Harvard Classics

Introductory Note: Alessandro Manzoni

Introductory note on Alessandro Manzoni (Volume 21, Harvard Classics)


I Promessi Sposi (The Betrothed, Ch. I), by Alessandro Manzoni

Because of a fancy for a peasant girl, the tyrannical lord of an Italian village sent desperadoes to threaten the priest if he married the girl to her village lover. (Volume 21, Harvard Classics)

Manzoni died May 22, 1873.


Introductory Note: Alexander Pope

Introductory note on Alexander Pope (Wikipedia)


An Essay on Man (Epistle IV), by Alexander Pope

The sharp tongue of Alexander Pope made him celebrated, yet widely feared. In a representative product of his versatile pen, he gracefully combines his flashing wit with sage advice. (Volume 40, Harvard Classics)

Alexander Pope born May 21, 1688.


Introductory Note: Shakespeare’s Sonnets

Introductory note on Shakespeare's Sonnets (Wikipedia)


Sonnets, by William Shakespeare

The most concentrated beauty of Shakespeare's unbounded creative genius is found in his sonnets. Written as personal messages to friends and not intended for publication, they reveal the inner Shakespeare more truly than do any of his great plays. (Volume 40, Harvard Classics)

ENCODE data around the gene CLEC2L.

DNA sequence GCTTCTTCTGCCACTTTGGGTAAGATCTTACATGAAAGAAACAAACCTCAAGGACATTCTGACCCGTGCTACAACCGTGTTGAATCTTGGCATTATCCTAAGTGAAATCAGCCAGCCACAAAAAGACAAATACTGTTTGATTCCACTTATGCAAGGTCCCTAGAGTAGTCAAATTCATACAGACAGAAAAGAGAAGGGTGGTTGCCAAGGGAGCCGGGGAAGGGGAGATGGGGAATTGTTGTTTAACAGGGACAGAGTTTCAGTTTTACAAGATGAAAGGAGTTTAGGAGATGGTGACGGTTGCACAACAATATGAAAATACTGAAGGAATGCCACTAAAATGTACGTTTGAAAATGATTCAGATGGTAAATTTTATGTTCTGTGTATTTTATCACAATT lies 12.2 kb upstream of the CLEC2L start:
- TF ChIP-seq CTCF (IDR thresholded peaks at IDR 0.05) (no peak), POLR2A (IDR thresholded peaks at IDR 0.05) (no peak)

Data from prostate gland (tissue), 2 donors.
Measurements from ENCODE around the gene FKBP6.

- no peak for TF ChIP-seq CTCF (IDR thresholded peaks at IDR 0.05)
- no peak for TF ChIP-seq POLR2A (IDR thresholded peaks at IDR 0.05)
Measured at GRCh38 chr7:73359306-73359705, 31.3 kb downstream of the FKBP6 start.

Sonnets entered in the London Stationers' Register, May 20, 1609.


Introductory Note: Epictetus

Introductory note on Epictetus (Volume 2, Harvard Classics)


The Golden Sayings of Epictetus, by Epictetus

When a man is invited to a banquet he must be satisfied with the dishes put before him. Epictetus reasoned that man should be content with what life offers, and in serenity find happiness. (Volume 2, Harvard Classics)


Introductory Note: Hans Christian Andersen

Introductory note on Hans Christian Andersen (Volume 17, Harvard Classics)


Little Ida’s Flowers, by Hans Christian Andersen

Flowers often tire of their stationary life and sometimes at night frolic away to a ball in a beautiful castle. Thus a fanciful story-teller accounts for their drooping condition in the morning. (Volume 17, Harvard Classics)


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